Dog Sterilizations – KACPAW’s Biggest Contribution: The Model
♦ In late 2006, KACPAW developed a model via a pilot project it did in order to study the trends developing with regard to rabies and dog population control in a bid to find a model of dog population control that can be applied island-wide. Our single-most and biggest contribution to dog sterilizations was this model we provided to initiate island-wide state-funded spay clinics in 2008 without which the No-Kill policy could not have been maintained.
♦ Through nearly 30 Central Province (CP) Government Veterinary Surgeons (Range Vets), free spay clinics were carried out by KACPAW in 2004 and 2005 for 2 years in the respective AGA divisions of these veterinary surgeons. The veterinary surgeons were provided training in early-age neutering by KACPAW through the Veterinary Faculty of the University of Peradeniya. In 2013 too KACPAW carried out numerous spay clinics organized by several Range Vets of the CP, spaying thousands of dogs. See a sample at: https://www.facebook.com/media/set/set=a.10151688225394357.1073741854.76793989356&type=3
♦ KACPAW continues to help the Nuwara Eliya Municipal Council (MC) to humanely control their dog population by doing annual spay clinics since August 2014. To date over 700 dogs have been spayed for the MC in three clinics. KACPAW came within the first three from applicants across the world to receive a grant for this work from Naturewatch Foundation, UK, under its World Animal Day Programme in 2014. See at: Link
♦ In July 2009, KACPAW distributed through Kandy and Peradeniya post offices a notice to 20,000 and 9,000 households/institutions in Kandy and Peradeniya, respectively, requesting dog owners to have their dogs spayed/neutered at the Veterinary Teaching Hospital of the Veterinary Faculty of University of Peradeniya. The leaflet was funded by the RSPCA, UK.
♦ Our spay clinics are ongoing. In 2015 we have spayed 2,500 dogs. From the inception up until today, KACPAW has provided free sterilizations to the public and have to date sterilized over 20,000 dogs.
♦ We have scheduled spay clinics for 2016 as well.
Rescues/Adoptions and Other Work that Ensures Benefits for Animals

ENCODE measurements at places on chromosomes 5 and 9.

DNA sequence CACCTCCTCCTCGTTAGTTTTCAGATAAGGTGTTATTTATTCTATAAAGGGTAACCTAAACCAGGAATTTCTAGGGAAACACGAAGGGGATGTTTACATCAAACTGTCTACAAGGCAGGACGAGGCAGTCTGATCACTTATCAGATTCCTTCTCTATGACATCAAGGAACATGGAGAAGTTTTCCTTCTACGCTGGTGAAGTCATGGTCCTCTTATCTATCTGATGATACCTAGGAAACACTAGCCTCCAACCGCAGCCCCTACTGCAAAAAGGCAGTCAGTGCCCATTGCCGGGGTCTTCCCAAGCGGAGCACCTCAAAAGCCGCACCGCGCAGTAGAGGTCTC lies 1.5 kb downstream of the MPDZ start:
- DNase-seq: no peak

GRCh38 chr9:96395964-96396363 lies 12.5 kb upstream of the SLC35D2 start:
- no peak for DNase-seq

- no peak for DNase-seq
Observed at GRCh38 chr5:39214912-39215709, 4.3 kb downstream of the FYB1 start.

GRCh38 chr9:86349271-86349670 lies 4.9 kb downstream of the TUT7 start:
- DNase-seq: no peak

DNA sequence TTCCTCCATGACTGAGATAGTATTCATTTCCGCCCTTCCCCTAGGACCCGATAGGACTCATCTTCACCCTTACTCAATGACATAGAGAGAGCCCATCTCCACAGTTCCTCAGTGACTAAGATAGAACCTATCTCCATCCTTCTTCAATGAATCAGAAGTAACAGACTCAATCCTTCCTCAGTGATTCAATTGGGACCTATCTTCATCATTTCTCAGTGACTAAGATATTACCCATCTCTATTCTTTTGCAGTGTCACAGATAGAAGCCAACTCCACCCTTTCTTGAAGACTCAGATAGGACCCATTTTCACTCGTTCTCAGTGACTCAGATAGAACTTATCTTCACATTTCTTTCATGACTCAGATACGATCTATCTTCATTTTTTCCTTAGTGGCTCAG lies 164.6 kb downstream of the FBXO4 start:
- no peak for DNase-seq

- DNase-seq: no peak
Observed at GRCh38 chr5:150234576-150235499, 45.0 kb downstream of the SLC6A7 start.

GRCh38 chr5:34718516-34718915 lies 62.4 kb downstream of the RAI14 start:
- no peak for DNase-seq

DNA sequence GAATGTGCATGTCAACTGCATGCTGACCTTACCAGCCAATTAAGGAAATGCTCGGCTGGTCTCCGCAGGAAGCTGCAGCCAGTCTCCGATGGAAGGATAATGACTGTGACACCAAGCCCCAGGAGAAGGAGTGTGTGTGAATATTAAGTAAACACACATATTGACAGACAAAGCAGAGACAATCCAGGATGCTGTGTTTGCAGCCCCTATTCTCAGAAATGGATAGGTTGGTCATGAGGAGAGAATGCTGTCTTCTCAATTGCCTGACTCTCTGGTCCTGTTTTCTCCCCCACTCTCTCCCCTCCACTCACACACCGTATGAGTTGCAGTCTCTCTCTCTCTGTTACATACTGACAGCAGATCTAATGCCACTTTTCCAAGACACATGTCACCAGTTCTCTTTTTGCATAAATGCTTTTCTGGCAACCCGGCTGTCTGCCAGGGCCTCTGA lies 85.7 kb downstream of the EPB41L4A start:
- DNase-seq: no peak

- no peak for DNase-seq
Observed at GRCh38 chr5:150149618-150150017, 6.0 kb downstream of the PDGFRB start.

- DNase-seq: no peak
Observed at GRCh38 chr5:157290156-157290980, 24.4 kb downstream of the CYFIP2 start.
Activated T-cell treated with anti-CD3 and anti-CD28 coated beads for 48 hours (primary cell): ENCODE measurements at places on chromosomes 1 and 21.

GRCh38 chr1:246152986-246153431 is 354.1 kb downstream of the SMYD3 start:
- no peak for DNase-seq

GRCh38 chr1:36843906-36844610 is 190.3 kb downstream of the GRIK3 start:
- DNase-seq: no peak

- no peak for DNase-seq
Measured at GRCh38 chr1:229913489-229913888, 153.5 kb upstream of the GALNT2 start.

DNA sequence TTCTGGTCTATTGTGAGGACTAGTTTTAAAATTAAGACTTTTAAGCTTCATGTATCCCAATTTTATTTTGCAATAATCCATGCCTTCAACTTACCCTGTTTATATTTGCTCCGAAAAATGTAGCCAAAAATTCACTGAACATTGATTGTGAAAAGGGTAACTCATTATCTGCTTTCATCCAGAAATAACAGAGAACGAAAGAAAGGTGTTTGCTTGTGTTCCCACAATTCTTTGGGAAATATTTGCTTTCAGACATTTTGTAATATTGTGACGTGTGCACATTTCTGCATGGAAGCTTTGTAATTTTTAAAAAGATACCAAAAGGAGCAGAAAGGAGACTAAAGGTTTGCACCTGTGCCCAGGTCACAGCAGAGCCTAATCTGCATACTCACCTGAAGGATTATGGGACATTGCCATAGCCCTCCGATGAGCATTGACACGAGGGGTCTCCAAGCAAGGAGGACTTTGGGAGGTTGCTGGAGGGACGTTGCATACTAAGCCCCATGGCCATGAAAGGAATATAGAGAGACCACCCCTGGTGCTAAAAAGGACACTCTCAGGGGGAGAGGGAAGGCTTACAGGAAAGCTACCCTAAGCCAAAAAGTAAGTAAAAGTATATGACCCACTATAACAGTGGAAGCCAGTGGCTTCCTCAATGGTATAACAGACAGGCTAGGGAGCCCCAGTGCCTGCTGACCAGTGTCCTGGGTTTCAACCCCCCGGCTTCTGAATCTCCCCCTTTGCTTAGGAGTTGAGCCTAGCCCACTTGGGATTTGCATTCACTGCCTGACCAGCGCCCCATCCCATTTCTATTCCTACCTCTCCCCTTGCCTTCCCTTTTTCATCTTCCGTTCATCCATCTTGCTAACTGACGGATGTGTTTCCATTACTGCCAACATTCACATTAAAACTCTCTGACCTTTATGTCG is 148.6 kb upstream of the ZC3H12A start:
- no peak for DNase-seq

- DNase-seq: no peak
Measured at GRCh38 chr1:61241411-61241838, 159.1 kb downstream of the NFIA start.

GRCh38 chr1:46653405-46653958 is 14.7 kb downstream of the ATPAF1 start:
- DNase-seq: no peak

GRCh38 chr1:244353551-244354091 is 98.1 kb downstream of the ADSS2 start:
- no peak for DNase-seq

♦ Anuradhapura Nellikulam Dog “Shelter” rescue work in January 2014: This was a major rescue we did. This was an emergency project undertaken to solve a problem caused to the villagers of Nellikulam because of a dog facility established in May 2013 and filled up with dogs without proper care or food or water. It was a major animal welfare problem too in which 1000s of dogs suffered. KACPAW treated nearly 300 dogs held at this place for mange and other diseases and had 30 odd dogs treated in Kandy and Colombo as well since 16th of February2014 over 7 Sundays and helped the Anuradhapura Municipal Council to relocate the healthy dogs to the areas from which they were brought as decided by the authorities. There are many FB posts on this rescue. Here are some (could be very disturbing):
♦ While focusing on sterilizations, KACPAW still does rescue work and treatment of dogs if there are requests from the public, particularly involving stray/community dogs. The number of dogs helped annually stands around 1,000. We also do adoptions, but would really like to see less and less dogs needing to be adopted.
♦ Improvements towards Patient Care at the two vet hospitals: KACPAW refurbished (gave dog beds, rice cooker, washing machine, dog bowls, cleaning tools like brushes and wipers, etc.) both the Veterinary Teaching Hospital (VTH) Wards run by the Clinical Dept of the Vet Faculty of the University of Peradeniya and the Wards run by the Getambe Government Vet Hospital so that patients warded in the two hospitals have a comfortable stay.
We also donated veterinary equipment (e.g., ECG machine to VTH/cautery units to both so that unowned dogs can be marked with an ear notch as sterilized) and a Walk Way connecting the clinic to the wards, to the VTH.
We donated Bamboo Tats, Lamp Shades and CFL bulbs, two pedestal fans, cautery unit, a 45-cup rice cooker, water and food bowls, water and food bowl holders, dog beds to the Getambe Vet Hospital.